Photo by Leeloo Thefirst from Pexels
No matter where you’re going – whether to Europe, South America, Asia, Africa, or even right here in the United States, there is always a risk of being stolen from or pick-pocketed. Here are the best tricks of the travel trade to avoid theft, keep your belongings & money, and a few tips about what to do if this should happen to you.
Prepare Ahead of Time
Think ahead of your travel, and prepare for your trip by using any of these ideas to protect yourself:
- Pack in non-luxury branded or common looking luggage to not appear like someone who should be targeted for theft.
- Consider theft insurance for valuables.
- Consider travel insurance that includes things like replacing your passport or prescription medications if stolen.
- Make copies of important documents (think: credit cards, health insurance information, insurance information, passport, IDs, visas, vaccine documentation, test results if needed, trusted traveler cards, vehicle documents, rail passes, vouchers for travel services, prescriptions for medications and even glasses) and store them electronically so that you may access them.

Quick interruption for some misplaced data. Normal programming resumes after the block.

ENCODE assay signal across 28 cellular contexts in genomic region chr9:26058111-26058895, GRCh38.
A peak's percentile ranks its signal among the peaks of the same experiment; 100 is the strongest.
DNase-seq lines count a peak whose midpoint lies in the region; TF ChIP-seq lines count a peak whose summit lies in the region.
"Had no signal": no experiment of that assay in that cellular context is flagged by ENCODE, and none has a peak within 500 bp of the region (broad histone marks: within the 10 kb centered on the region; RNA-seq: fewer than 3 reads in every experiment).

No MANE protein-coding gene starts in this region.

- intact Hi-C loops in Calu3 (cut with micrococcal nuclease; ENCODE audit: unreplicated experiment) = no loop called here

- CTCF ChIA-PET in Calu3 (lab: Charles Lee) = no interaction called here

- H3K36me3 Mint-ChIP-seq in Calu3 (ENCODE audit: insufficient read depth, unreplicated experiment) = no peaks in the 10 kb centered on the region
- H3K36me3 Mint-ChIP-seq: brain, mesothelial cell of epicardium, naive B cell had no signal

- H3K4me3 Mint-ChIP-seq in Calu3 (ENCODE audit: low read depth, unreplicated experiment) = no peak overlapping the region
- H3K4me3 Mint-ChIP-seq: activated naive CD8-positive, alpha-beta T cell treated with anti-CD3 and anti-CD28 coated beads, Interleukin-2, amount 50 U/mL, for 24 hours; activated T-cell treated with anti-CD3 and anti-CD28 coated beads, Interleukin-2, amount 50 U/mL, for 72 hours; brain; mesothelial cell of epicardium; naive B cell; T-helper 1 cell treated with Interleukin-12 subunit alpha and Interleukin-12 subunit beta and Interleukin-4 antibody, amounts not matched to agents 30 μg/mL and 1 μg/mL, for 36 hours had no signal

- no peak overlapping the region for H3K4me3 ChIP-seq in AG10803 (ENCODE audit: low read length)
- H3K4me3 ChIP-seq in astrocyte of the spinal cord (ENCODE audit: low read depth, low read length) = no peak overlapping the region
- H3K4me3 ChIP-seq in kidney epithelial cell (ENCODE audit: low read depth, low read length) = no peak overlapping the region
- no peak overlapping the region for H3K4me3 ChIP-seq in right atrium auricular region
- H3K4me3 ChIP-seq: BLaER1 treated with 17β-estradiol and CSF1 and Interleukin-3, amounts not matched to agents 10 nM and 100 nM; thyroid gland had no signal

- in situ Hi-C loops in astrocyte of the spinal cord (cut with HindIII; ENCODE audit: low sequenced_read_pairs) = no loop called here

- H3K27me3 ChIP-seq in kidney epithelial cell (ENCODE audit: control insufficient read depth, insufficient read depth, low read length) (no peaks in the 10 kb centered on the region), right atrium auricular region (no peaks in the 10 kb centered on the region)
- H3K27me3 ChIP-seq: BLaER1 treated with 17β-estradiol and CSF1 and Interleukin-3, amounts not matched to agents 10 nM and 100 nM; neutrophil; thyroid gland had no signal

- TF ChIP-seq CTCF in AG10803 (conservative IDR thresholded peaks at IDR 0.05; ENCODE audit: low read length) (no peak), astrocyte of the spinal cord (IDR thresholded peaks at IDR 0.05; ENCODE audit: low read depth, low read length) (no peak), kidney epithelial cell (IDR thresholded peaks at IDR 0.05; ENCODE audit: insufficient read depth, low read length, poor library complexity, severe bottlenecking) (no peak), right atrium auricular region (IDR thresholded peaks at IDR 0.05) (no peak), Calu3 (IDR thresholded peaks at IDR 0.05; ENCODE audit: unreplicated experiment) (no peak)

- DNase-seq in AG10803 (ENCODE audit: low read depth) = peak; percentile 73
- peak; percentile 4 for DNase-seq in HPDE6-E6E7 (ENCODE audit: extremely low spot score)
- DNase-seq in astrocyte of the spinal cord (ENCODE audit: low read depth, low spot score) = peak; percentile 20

- Protect your Electronic Records. Put a lock/passcode on your phone, have a backup cloud service for your photos and data, and use a “find my phone” type of technology in case it’s lost. If you don’t know how to do these things, ask someone who would know (if you’re a bit wiser in years, then someone younger can probably help).
- Utilize Anti-Theft Travel Gear. Before heading on your trip, consider your options on anti-theft travel bags, suitcases & more. There are many ideas and products out there.
How Not to Handle your Wallet in Public while traveling. Photo by Samson Katt from Pexels
Think about what to Really take along & How to Store It